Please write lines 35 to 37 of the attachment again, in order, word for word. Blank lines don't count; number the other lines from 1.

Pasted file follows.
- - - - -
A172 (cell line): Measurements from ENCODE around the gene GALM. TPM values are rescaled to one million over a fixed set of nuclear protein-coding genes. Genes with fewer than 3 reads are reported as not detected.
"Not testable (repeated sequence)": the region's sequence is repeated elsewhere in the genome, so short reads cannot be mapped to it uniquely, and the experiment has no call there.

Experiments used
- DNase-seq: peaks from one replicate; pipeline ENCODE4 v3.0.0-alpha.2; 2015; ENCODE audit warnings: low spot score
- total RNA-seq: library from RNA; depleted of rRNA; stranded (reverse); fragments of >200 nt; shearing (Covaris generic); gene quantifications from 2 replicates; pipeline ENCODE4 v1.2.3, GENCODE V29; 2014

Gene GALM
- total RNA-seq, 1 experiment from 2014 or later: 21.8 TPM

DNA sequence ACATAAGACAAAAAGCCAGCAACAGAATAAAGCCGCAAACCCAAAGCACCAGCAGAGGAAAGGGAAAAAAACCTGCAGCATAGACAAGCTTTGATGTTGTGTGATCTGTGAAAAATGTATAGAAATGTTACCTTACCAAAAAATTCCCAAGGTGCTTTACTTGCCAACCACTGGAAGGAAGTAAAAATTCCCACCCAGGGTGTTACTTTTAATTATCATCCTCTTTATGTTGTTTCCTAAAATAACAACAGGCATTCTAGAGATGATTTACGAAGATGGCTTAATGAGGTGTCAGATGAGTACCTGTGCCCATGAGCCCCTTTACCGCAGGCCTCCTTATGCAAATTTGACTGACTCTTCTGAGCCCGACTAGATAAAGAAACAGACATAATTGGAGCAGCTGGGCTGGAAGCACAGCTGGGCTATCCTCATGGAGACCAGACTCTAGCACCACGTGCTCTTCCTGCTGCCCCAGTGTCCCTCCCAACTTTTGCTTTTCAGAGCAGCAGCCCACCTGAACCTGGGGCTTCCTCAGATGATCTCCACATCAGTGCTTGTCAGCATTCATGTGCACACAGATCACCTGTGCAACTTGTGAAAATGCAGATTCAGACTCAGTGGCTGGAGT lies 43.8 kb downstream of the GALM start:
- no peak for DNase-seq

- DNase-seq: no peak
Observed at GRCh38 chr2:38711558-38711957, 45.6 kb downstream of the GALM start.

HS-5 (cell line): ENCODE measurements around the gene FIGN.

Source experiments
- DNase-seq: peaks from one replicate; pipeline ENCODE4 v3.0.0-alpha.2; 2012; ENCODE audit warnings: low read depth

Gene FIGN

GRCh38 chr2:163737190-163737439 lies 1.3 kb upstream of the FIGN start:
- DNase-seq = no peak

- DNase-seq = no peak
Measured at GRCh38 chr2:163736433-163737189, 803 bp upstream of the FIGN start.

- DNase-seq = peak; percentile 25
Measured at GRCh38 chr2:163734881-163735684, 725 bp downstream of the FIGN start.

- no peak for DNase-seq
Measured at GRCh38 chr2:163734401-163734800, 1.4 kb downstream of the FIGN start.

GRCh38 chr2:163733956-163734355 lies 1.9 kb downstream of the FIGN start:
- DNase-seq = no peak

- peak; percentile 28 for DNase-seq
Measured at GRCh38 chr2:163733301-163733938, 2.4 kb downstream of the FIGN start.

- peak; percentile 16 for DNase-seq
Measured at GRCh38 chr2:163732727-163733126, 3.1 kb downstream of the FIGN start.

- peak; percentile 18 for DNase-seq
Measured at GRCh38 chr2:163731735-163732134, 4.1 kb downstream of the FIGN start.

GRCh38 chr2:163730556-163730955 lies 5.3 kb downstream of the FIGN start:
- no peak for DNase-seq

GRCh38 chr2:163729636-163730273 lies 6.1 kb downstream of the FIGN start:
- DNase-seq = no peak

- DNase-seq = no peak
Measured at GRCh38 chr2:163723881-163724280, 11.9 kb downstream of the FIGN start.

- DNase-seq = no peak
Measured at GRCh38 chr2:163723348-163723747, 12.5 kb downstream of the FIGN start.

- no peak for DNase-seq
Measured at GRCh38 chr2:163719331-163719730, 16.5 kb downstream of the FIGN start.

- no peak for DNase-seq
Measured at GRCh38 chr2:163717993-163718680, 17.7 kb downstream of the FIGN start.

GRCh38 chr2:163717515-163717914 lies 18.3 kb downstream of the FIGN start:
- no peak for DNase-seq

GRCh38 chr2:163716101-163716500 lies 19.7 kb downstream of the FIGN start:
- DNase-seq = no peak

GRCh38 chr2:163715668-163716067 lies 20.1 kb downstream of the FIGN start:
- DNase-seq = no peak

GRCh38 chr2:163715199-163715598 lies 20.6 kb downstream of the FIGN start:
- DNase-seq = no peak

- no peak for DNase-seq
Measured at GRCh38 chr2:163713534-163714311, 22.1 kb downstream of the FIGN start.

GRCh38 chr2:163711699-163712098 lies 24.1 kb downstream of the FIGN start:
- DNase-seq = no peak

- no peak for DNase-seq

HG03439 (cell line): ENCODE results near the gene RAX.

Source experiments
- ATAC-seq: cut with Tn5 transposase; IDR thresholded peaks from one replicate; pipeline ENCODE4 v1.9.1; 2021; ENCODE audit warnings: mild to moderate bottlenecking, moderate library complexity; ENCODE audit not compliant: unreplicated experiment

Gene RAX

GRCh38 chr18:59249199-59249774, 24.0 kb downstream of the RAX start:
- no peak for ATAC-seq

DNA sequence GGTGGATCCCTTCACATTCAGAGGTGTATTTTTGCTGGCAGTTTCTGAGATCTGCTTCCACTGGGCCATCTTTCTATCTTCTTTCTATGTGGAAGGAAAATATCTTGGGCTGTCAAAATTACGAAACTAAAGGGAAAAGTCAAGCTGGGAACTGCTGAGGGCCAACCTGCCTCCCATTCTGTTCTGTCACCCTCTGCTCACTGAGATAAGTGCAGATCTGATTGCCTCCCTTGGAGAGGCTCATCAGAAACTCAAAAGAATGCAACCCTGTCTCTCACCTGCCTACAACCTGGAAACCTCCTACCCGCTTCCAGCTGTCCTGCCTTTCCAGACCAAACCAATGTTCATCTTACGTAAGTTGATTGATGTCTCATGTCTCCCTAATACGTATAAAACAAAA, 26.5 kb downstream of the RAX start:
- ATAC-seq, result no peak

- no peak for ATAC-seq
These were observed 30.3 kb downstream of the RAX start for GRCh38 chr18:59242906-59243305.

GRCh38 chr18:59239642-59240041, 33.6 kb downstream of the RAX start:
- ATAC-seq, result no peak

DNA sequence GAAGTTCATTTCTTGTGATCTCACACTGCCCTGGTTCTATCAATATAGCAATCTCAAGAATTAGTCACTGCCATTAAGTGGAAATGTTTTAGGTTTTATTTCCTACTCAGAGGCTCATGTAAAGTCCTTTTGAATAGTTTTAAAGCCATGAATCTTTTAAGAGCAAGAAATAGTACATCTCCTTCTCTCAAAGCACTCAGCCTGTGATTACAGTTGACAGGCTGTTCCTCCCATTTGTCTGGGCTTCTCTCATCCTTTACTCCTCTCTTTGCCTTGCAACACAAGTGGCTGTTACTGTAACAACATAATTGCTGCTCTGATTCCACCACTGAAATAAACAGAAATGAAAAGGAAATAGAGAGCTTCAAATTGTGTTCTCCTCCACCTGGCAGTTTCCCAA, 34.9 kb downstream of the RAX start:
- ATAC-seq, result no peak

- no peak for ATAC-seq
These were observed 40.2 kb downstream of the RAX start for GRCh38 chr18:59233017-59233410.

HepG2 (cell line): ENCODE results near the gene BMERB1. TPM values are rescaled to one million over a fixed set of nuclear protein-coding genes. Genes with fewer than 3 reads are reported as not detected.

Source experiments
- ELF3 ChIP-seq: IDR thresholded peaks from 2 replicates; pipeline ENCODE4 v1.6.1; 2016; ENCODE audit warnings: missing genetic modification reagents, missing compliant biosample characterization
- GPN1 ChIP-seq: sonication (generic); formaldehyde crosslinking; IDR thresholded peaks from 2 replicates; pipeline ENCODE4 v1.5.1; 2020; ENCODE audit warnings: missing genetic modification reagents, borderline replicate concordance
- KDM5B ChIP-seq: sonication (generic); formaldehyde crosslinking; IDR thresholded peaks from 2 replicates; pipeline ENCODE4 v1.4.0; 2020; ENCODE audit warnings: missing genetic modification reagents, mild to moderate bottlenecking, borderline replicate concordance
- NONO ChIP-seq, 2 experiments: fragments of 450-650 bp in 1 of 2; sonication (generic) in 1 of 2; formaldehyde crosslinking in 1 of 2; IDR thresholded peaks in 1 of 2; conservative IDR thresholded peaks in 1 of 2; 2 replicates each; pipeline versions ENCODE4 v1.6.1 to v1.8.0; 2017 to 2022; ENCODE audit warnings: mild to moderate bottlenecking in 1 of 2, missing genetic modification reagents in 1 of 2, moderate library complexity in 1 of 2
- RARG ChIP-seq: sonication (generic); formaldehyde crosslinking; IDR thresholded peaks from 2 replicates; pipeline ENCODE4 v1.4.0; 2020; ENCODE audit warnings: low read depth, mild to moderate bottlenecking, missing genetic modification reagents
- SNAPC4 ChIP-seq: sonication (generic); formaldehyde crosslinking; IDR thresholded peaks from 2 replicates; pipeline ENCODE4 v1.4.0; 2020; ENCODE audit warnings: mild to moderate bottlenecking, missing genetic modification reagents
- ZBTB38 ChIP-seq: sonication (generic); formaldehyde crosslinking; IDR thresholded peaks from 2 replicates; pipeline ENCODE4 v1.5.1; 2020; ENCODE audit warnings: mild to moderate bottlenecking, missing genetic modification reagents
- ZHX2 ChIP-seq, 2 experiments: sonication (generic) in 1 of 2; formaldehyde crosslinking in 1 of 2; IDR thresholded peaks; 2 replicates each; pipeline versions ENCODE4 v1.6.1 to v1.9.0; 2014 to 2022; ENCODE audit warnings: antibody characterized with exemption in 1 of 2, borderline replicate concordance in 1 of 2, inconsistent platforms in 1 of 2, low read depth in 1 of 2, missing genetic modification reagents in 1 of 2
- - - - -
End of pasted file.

- DNase-seq = no peak

- DNase-seq = no peak
Measured at GRCh38 chr2:163723881-163724280, 11.9 kb downstream of the FIGN start.